Prison-brewed wine results in botulism in Utah (Brad.K/Flickr)
A group of prisoners from Utah were admitted to hospital after getting severe botulism from potato-based wine brewed behind bars.
Eight prisoners were admitted to hospital with trouble swallowing, double vision, difficulty speaking and weakness around 54 hours after drinking the home brew known as pruno.
The incident took place in 2011, but a study into the poisoning has now been published in the Annals of Emergency Medicine.
Botulism is an extremely rare and sometimes fatal paralytic illness that can be caused by consuming food contaminated with the botulinum toxin.
Megan Fix, from the Division of Emergency Medicine at the University of Utah in Salt Lake City, said: "Evidently the incorporation of an old baked potato in the pruno recipe allowed botulism to develop.
"The patient who cooked the wine had cooked this recipe approximately 20 times previously without a potato, but his decision to experiment sickened him and seven other inmates.
"The patients' initial reluctance to confess their consumption of pruno could have been deadly since botulism requires fast intervention."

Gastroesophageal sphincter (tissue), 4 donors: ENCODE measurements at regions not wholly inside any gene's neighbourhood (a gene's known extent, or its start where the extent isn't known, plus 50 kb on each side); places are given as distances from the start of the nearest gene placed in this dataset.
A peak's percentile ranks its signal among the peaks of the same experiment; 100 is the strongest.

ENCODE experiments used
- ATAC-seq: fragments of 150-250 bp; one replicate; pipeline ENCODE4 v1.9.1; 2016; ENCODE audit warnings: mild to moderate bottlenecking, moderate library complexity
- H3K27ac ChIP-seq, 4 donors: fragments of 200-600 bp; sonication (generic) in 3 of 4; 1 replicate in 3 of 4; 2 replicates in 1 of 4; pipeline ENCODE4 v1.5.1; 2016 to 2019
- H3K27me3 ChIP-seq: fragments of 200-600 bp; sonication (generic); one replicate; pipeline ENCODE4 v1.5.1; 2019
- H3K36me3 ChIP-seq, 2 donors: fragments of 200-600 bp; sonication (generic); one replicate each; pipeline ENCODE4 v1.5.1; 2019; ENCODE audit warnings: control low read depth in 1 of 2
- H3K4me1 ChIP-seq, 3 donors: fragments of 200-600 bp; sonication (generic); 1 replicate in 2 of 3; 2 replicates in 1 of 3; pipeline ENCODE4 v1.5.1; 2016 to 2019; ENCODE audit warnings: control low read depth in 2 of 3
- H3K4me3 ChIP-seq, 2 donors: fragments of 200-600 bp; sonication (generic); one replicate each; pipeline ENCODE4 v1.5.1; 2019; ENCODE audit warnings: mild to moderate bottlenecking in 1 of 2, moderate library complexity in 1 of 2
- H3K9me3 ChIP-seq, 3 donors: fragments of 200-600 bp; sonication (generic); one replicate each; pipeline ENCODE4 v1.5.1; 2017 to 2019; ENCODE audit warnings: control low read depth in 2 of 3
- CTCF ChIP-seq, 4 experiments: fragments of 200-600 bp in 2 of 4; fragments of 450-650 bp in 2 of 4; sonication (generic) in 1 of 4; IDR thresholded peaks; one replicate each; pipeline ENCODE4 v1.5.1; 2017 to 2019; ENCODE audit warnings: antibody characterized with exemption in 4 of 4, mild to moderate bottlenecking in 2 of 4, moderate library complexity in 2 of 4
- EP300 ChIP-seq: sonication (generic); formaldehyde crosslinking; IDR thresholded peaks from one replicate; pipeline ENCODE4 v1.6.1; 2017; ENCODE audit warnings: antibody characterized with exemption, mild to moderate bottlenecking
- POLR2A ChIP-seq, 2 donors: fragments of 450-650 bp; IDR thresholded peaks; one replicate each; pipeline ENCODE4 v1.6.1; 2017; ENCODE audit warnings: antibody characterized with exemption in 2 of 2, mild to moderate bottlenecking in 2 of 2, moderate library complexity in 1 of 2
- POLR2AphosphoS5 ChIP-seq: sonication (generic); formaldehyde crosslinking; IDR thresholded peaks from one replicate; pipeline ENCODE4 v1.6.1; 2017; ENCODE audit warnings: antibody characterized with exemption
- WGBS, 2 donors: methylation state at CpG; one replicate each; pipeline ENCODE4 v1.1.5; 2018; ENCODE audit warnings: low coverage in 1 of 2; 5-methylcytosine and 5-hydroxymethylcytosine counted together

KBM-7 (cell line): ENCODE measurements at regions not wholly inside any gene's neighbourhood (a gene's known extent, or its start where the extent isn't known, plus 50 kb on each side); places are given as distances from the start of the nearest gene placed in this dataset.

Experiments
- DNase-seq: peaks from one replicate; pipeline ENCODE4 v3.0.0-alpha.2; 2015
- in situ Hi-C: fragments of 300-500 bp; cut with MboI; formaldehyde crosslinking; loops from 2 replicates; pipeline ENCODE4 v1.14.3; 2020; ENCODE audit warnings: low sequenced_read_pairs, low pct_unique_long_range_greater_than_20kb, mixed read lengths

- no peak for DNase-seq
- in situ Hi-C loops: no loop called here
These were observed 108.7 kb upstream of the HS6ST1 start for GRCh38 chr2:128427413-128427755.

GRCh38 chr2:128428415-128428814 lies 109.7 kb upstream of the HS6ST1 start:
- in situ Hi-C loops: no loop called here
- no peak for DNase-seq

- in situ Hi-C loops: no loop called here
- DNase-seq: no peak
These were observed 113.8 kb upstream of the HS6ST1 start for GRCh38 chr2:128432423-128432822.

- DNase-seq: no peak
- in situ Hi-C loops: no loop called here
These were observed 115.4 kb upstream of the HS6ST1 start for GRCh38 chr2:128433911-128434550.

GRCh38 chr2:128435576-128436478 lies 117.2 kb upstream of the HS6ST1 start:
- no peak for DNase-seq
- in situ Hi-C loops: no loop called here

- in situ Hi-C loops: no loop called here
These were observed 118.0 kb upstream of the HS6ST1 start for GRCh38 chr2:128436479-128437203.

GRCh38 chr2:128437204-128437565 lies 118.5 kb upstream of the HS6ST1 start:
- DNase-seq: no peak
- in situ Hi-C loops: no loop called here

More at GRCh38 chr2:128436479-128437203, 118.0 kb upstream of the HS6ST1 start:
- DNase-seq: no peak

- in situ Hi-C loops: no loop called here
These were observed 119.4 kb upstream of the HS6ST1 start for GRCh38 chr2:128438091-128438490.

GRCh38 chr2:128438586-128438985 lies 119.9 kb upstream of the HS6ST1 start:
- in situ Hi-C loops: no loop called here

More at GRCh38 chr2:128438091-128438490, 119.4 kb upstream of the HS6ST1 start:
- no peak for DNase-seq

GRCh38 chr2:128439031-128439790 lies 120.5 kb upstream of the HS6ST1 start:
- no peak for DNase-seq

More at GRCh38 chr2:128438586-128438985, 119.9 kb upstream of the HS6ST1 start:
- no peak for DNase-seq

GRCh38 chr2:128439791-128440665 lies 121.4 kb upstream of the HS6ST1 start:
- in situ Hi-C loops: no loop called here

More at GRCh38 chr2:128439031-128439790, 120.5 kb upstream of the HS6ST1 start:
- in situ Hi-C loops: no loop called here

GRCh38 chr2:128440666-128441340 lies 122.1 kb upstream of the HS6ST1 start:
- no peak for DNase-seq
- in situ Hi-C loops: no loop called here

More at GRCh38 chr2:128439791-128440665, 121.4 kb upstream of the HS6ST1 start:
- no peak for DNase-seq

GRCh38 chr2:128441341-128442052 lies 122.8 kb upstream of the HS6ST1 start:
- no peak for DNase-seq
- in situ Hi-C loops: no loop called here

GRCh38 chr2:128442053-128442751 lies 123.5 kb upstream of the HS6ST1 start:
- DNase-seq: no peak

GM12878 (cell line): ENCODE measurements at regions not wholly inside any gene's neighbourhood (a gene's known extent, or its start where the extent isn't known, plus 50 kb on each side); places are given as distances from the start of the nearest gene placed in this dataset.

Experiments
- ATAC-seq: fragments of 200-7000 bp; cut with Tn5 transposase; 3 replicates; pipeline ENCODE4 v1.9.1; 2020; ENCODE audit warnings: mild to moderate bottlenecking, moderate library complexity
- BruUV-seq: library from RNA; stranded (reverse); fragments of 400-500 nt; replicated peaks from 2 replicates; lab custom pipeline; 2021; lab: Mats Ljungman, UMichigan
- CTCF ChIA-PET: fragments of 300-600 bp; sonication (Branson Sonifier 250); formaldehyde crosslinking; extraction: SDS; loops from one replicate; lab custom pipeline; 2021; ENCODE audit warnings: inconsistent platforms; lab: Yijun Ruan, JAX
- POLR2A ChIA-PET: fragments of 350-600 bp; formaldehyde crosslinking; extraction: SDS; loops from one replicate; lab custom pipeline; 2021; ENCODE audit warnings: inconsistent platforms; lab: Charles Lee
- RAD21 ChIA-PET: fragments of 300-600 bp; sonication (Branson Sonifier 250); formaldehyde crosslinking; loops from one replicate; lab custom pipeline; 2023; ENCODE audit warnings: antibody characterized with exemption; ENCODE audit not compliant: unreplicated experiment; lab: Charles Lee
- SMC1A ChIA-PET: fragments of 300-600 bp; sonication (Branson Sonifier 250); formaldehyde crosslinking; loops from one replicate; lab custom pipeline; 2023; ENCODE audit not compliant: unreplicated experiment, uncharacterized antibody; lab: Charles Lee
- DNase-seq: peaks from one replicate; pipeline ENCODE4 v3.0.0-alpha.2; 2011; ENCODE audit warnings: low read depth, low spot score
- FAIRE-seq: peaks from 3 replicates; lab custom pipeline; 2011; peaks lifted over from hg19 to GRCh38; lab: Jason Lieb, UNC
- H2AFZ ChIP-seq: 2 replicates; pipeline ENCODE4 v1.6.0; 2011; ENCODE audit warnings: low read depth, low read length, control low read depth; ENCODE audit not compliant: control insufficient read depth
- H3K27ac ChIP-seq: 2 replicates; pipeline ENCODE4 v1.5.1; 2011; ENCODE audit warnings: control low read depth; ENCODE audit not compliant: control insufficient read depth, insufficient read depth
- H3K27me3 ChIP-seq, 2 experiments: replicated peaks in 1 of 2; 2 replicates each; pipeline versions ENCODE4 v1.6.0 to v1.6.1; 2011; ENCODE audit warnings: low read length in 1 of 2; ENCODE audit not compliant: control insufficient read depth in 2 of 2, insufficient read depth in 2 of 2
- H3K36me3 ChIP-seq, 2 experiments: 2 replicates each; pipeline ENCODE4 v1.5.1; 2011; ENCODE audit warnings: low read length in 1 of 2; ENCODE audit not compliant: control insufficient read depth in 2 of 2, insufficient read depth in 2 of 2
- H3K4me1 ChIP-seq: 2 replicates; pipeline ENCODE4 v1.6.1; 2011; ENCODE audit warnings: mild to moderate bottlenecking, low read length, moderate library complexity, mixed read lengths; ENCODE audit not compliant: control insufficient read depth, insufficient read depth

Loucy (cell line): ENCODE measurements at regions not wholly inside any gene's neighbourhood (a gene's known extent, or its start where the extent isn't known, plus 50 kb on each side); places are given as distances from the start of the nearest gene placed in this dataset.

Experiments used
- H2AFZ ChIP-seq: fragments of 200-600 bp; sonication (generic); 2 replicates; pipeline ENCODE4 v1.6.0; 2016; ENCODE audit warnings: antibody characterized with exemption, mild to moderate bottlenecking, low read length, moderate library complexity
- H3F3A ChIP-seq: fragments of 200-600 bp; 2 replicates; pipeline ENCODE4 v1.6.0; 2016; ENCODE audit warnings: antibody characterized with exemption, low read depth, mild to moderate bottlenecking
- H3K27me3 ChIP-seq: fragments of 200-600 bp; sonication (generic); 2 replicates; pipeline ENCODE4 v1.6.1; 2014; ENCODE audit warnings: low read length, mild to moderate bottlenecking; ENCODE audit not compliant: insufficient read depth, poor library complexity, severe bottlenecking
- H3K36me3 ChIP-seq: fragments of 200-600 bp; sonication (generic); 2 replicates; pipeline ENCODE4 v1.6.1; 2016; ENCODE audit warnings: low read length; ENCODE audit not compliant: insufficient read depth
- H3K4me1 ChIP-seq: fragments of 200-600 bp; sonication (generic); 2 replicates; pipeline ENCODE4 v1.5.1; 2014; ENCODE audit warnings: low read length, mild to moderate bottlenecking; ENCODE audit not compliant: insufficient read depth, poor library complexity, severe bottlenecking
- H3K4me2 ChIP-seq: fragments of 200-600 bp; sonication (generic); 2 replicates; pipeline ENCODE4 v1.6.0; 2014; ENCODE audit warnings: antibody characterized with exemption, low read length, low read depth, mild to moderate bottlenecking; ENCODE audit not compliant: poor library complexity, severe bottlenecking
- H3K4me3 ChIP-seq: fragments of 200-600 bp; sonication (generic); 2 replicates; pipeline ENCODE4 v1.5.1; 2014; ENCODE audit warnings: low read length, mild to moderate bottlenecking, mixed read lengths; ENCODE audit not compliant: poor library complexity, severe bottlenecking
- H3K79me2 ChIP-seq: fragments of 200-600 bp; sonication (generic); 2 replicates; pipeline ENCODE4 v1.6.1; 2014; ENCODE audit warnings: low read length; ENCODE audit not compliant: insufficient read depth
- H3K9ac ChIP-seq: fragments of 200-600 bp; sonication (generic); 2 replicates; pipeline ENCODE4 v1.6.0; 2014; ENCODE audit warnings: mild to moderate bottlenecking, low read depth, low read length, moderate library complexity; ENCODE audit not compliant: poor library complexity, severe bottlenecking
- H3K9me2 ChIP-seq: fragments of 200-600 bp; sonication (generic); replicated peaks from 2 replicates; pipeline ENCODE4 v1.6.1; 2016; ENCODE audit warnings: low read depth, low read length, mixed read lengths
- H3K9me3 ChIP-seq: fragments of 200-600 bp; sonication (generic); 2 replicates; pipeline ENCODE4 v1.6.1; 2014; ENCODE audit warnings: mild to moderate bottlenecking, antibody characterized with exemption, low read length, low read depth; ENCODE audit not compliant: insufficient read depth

CDC 'only source' for anti-toxin
The amount of wine each prisoner consumed varied widely, with some saying they had drunk more than two gallons. Three of the worst-affected patients had respiratory failure and had to be intubated.
Botulism caused by food is very rare, with around 20 cases recorded in the US every year.
US authorities hold stockpiles of botulism anti-toxin in case of a bioterrorism attack. Supplies are held by the Centres for Disease Control and Prevention and the process of obtaining the anti-toxin can be time consuming for this reason.
Experts studied the case to see how quickly the patients were treated because of the rarity of the outbreak. They were all treated within 12 hours of being admitted to hospital, the report said.
Fix said: "The CDC is the only source for botulism anti-toxin. However, there are a number of steps involved in obtaining it. The CDC recommends that emergency physicians treat patients first, if botulism is suspected, rather than waiting for a positive test. Therefore it's important to contact the CDC to obtain the anti-toxin based on clinical suspicion as we can't treat the disease without having the anti-toxin in hand."
The largest ever botulism outbreak in the US took place in 1977, when 59 individuals were poisoned after eating at the same Mexican restaurant and had eaten a hot sauce made from home-canned jalapeno peppers.
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